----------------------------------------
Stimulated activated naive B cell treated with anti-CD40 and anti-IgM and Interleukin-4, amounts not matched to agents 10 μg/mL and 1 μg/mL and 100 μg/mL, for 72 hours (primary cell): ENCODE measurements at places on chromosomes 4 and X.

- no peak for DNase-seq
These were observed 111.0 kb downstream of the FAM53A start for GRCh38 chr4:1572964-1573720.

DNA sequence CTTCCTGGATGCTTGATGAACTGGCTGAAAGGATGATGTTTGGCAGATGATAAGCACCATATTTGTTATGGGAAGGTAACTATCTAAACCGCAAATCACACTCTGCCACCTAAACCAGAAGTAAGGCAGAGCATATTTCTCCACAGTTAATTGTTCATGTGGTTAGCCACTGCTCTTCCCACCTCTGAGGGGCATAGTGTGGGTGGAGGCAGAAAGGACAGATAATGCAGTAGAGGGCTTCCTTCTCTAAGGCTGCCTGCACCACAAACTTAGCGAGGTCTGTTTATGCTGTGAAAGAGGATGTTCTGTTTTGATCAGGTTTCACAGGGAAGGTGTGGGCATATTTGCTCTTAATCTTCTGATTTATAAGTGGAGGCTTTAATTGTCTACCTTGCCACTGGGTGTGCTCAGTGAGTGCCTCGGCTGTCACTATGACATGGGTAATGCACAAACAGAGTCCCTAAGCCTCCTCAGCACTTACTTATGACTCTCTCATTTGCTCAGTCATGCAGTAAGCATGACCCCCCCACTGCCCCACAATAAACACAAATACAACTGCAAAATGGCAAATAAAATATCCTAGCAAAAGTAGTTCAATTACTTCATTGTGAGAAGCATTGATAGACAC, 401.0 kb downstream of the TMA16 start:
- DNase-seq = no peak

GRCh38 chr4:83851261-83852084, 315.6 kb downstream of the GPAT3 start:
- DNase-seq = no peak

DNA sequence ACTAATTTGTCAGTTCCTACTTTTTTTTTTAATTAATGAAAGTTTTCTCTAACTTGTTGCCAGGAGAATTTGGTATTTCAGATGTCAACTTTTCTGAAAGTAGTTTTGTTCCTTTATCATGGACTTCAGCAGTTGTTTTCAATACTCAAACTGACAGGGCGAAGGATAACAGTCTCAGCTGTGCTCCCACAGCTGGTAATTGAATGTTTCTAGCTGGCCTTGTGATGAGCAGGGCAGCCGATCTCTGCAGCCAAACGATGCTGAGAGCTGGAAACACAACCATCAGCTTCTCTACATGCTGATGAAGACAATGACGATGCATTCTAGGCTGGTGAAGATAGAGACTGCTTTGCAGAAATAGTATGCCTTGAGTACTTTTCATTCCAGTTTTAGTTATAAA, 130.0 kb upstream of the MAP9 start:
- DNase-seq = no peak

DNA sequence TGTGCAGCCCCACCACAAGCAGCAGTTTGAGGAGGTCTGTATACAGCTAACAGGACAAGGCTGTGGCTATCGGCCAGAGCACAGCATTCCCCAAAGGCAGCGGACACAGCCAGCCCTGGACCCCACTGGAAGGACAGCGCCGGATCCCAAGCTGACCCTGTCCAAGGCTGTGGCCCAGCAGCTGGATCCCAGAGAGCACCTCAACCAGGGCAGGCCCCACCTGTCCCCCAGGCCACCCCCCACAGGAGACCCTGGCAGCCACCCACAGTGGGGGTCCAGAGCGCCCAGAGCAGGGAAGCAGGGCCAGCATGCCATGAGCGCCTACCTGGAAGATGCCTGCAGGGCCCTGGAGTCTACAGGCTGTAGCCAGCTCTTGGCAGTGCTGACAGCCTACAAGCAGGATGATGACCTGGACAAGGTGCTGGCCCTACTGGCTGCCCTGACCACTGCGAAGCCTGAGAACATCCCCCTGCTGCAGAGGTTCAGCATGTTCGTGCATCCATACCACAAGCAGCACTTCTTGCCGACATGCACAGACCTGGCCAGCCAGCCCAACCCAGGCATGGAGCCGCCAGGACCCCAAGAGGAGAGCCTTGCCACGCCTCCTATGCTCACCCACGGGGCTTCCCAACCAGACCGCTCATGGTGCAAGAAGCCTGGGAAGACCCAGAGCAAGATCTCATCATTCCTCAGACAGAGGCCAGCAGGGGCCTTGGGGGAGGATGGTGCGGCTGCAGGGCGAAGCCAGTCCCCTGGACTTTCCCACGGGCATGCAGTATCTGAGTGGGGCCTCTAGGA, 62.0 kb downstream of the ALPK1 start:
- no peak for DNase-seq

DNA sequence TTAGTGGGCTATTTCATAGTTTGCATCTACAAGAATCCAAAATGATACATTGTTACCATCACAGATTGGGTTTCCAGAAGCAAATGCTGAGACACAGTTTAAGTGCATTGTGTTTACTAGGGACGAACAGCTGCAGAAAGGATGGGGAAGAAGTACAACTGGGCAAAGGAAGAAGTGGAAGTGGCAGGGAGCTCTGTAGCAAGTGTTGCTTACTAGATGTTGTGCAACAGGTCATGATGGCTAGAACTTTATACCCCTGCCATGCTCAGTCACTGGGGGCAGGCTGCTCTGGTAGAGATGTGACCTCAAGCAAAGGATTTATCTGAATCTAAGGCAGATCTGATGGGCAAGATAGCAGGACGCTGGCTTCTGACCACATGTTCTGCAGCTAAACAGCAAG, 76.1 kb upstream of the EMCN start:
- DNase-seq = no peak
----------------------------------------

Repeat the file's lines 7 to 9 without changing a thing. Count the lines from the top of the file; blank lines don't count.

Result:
- DNase-seq = no peak

DNA sequence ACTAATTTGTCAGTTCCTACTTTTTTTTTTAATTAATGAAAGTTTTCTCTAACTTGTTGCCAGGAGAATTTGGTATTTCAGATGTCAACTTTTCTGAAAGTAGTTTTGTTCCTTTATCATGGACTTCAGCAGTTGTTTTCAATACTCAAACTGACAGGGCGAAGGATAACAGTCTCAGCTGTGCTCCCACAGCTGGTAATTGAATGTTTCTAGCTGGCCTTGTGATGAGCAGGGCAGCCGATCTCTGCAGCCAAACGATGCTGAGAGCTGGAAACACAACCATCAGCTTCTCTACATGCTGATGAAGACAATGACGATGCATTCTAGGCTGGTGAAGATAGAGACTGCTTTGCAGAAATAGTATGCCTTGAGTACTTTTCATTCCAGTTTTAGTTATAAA, 130.0 kb upstream of the MAP9 start:
- DNase-seq = no peak